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Translational Research Demands Virtual Biobanks

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As translational medicine efforts evolve, institutions are looking to build "virtual" biorepository management systems that combine open source tools from the National Cancer Institute's Cancer Biomedical Informatics Grid with commercial software development and support.

In March, 5AM Solutions was awarded a three-year contract worth $1.2 million to develop a centralized, Web-based biological specimen tracking software system based on caBIG's ca¬Tissue Suite for the Arizona Biomedical Research Commission. The system will provide users a view of tissue samples stored in repositories in a number of Arizona hospitals and research facilities, according to 5AM Solutions CEO Brent Gendleman.

In addition, caTissue developers at Washington University recently worked with Persistent Systems software developers to create a new version of caTissue that takes advantage of grid computing, as well as the ca¬Tissue KnowledgeCenter, an online portal that helps ca¬Tissue users adapt the suite for their needs.

In its contract with ABRC, 5AM Solutions is developing a virtual biobank for five Arizona institutions: St. Joseph's Hospital, Phoenix Children's Hospital, Maricopa Medical Center, Sun Health, and Scottsdale Healthcare.

Gendleman says the company plans to customize, extend, and host the ca¬Tissue Suite for the project. "This is neat; the federal government invested in software, architecture, and environment; a state government will take advantage of said software; and a small company is able to be involved as well," he says.

James Matthews, deputy director of ABRC, says that Arizona has embarked upon several efforts during the last four years to support translational research in the areas of cancer, neurological diseases, bioimaging, and bioengineering, but scientists reported "difficulty obtaining tissue for research purposes." With a virtual biobanking portal, scientists will be able to see which institution holds which type of tissue and whether there is enough tissue for a given experiment, he said.

Vivien Marx


Bioinformatics Notes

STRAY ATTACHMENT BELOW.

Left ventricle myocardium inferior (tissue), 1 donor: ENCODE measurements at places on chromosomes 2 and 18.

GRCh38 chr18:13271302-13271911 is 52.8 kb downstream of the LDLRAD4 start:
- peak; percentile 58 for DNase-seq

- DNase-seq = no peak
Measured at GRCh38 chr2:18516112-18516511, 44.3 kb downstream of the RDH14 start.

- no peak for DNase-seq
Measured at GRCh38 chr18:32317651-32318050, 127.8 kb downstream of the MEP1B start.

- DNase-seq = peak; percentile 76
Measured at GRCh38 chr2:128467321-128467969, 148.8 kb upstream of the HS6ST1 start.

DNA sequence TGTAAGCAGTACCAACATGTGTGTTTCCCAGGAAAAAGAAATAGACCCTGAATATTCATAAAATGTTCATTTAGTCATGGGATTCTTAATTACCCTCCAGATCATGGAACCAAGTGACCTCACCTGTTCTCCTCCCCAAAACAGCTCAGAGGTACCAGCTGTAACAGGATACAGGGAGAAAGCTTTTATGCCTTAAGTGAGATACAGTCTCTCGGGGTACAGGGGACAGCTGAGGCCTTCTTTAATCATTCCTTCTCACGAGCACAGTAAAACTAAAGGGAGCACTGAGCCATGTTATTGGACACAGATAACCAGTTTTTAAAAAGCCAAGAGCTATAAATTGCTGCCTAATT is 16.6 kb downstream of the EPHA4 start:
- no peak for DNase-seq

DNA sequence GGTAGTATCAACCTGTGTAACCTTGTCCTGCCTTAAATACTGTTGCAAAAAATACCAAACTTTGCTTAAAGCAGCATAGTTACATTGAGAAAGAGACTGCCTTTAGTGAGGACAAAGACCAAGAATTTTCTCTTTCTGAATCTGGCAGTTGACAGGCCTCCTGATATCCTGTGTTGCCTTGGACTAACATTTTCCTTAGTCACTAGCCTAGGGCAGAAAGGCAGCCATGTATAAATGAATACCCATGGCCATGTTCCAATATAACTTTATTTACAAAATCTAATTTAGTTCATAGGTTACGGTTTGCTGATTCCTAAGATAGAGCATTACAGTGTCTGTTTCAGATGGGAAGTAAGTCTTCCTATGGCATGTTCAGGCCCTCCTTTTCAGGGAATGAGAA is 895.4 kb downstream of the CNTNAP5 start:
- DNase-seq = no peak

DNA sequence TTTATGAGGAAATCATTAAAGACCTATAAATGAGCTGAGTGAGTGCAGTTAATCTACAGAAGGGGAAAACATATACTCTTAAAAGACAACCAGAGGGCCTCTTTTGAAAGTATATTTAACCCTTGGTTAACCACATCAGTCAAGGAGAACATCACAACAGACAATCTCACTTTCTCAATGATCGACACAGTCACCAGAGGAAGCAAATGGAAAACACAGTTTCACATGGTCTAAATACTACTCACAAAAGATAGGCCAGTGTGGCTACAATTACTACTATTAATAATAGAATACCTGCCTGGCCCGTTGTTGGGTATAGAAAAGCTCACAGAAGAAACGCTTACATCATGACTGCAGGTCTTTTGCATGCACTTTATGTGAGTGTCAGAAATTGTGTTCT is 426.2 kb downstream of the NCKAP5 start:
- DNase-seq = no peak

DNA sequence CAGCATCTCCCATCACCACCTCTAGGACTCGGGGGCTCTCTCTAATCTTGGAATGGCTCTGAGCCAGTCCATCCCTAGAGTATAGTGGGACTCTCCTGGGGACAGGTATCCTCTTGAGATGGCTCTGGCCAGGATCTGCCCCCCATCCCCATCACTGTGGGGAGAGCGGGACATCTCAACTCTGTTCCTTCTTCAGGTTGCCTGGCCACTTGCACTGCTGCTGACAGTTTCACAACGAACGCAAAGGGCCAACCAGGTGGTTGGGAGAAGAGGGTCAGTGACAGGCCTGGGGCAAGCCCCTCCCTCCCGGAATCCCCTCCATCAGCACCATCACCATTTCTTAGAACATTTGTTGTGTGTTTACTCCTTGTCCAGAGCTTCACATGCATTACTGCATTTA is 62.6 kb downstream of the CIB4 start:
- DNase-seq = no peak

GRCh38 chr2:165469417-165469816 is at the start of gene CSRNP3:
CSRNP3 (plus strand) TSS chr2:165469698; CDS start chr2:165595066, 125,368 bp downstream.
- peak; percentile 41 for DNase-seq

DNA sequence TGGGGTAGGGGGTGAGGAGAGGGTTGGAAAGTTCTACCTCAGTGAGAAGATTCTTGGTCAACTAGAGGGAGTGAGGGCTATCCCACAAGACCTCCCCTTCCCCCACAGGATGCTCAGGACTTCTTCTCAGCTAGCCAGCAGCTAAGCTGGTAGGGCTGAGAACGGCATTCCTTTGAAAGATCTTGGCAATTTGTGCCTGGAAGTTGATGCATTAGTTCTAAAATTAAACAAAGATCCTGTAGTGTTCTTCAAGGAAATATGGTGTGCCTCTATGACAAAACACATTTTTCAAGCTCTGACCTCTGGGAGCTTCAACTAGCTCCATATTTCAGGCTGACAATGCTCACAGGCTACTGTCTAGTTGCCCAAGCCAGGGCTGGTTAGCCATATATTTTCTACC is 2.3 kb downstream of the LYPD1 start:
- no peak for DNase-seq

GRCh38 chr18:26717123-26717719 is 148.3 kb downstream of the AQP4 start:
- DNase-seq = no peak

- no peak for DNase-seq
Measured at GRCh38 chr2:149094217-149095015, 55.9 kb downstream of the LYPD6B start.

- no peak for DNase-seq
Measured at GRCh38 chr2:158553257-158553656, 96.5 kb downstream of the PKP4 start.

Software developer Persistent Systems is partnering with Indiana University's School of Informatics to create a research and development center in the nearly completed incubator on the Bloomington campus.

The American Museum of Natural History in New York City has licensed data-management software from software firm Biomatters. The museum's Sackler Institute for Comparative Genomics will use the Geneious software for gene sequence visualization, assembly, primer design, and Blast searching.

Stanford University licensed Rosetta Biosoftware's Syllego platform system to manage and analyze genetic data produced by the Genetics of Insulin Sensitivity, or GENESIS, consortium.


Datapoint

$1.3 Million
Amount of NSF grant to Seattle's Northwest Association for Biomedical Research to promote bioinformatics education.


Funded Grants

$322,622/FY 2009
Translational Bioinformatics for Human Developmental Genomics
Grantee: Donna Slonim, Tufts University
Began: Dec. 2, 2008; Ends: Nov. 30, 2012

Slonim will use this grant to develop a method for discovering new, statistically validated gene sets from expression data. Along with literature mining, she will develop new systems biology annotation specific to fetal development and a new computational paradigm for sample classification that can identify and determine the nature of rare abnormal developmental profiles.

$149,985/FY 2009
Computational Framework for Analysis of Microarray Gene Expression Data
Grantee: Dariusz Wroblewski, Bioformatix
Began: Jan. 1, 2009; Ends: Dec. 31, 2010

With this grant, Wroblewski plans to develop and validate a novel numerical framework to identify differentially expressed transcripts, with an emphasis on the analysis of experiments with a small number of replicates and genes with moderate levels of expression. The approach is based on a non-parametric method for assessment of noise distributions in microarray data.

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